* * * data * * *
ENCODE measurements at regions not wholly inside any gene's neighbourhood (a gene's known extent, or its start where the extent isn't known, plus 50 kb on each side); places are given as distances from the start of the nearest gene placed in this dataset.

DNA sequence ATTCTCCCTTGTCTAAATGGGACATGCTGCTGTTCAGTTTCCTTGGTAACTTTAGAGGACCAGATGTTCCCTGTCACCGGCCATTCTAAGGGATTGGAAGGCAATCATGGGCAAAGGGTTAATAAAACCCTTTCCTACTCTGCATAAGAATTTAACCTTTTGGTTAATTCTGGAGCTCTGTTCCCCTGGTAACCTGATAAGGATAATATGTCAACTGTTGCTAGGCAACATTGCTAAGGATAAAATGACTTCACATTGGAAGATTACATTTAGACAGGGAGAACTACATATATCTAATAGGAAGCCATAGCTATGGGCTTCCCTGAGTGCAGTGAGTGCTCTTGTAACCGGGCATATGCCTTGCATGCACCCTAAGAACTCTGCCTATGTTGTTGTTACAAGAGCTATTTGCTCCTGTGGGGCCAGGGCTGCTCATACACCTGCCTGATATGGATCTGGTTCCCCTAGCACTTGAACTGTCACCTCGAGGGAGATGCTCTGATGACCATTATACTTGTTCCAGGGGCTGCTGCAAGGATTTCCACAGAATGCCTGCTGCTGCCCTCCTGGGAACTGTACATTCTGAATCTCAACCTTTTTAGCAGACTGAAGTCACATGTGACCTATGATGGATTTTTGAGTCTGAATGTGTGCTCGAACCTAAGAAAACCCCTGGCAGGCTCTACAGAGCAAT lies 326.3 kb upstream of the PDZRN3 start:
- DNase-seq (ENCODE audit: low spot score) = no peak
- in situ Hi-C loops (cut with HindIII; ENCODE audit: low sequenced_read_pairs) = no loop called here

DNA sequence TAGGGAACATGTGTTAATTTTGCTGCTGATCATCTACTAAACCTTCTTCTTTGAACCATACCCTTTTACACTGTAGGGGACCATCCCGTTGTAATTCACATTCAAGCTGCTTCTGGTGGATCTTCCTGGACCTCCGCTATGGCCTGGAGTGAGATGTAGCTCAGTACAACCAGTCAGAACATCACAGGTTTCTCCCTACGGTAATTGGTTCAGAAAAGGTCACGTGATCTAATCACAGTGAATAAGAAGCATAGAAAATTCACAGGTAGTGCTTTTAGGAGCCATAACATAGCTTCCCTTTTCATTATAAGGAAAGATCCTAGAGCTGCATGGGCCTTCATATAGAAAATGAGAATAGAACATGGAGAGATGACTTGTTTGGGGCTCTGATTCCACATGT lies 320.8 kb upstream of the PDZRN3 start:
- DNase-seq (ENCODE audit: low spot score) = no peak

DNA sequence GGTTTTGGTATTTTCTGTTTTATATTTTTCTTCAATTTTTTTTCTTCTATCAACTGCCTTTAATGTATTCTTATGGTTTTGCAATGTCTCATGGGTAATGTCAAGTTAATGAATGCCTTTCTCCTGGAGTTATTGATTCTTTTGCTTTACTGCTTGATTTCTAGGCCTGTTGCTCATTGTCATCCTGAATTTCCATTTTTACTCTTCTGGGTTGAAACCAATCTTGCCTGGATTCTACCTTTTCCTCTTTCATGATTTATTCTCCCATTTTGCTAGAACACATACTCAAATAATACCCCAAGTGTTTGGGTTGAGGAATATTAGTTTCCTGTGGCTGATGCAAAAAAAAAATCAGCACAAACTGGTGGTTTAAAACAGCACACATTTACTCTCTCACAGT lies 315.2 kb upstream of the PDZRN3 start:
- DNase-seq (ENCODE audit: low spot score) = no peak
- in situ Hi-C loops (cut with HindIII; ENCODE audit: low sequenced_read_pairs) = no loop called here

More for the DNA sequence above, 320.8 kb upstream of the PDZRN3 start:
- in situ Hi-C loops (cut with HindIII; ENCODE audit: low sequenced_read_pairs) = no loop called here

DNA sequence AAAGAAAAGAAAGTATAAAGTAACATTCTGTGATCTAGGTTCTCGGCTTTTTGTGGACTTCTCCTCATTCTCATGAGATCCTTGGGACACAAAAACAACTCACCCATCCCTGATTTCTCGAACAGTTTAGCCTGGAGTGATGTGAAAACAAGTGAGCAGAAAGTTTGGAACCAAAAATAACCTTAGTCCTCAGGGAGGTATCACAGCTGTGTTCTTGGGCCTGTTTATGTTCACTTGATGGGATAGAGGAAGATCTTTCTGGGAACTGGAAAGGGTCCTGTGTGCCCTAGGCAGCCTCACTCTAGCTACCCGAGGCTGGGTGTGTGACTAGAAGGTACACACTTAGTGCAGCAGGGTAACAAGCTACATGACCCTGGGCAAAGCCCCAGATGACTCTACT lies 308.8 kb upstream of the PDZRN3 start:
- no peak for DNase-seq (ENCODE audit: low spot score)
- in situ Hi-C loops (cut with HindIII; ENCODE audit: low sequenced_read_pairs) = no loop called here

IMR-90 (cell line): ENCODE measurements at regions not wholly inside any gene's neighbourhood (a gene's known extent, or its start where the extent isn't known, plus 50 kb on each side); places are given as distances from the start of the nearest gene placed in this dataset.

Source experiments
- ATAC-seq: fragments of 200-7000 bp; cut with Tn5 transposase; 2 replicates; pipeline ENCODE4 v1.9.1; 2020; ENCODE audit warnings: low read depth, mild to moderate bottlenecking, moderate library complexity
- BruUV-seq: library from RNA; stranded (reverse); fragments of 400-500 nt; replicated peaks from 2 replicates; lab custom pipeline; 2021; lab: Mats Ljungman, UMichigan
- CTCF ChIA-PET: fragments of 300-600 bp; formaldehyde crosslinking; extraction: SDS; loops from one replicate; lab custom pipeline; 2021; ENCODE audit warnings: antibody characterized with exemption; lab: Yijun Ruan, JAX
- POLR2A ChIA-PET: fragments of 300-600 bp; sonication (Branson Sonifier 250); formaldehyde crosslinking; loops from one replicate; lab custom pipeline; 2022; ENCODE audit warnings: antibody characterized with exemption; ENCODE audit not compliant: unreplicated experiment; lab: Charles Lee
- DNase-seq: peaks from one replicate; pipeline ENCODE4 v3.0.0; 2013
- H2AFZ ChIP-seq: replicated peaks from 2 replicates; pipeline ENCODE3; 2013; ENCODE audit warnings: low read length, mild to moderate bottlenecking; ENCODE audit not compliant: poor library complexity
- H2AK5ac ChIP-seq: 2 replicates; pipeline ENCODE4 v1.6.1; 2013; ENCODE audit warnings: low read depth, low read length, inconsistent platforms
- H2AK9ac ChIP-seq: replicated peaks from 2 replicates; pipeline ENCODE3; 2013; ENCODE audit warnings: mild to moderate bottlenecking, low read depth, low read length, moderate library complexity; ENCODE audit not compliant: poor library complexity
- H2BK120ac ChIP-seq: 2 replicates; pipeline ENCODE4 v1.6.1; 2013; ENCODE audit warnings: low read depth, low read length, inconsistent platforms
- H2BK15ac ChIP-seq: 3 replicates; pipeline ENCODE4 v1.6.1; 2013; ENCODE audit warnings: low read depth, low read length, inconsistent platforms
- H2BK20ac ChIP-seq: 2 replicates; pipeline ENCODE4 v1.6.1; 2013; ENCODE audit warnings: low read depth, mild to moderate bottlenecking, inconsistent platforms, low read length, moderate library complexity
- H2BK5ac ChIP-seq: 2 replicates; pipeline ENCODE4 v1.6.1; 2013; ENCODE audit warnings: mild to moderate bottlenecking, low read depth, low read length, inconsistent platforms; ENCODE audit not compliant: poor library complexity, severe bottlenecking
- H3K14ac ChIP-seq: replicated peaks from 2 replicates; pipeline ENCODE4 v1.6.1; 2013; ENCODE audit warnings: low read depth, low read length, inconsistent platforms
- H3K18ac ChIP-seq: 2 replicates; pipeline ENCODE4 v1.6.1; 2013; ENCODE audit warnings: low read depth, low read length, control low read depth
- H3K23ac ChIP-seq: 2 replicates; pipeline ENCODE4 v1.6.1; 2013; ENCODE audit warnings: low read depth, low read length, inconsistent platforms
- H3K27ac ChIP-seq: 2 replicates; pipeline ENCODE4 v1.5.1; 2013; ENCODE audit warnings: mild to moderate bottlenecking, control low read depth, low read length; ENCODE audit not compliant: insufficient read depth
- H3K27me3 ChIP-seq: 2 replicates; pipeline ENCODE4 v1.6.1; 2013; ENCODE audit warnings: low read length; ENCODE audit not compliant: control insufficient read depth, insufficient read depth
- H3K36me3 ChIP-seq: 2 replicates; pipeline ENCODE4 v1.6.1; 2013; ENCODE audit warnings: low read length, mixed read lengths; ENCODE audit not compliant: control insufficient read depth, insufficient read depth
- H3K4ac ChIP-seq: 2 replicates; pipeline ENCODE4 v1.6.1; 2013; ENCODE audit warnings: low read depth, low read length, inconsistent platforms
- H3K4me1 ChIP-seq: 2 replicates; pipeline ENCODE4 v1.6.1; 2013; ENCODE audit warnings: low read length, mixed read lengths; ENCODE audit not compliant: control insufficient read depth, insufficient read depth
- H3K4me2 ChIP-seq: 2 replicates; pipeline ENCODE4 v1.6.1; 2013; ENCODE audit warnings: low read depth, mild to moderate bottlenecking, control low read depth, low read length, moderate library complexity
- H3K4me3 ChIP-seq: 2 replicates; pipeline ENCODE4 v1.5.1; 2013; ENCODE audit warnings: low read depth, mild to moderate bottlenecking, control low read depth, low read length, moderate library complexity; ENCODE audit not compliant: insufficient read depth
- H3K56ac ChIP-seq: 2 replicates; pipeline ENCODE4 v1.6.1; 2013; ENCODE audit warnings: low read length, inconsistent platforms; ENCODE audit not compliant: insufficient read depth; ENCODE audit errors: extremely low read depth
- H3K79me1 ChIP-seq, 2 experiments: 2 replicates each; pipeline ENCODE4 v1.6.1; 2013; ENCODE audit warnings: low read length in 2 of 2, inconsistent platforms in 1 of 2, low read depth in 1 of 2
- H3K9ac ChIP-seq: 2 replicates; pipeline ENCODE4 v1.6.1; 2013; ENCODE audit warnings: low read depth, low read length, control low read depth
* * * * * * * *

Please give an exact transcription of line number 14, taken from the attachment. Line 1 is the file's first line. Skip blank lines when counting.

- in situ Hi-C loops (cut with HindIII; ENCODE audit: low sequenced_read_pairs) = no loop called here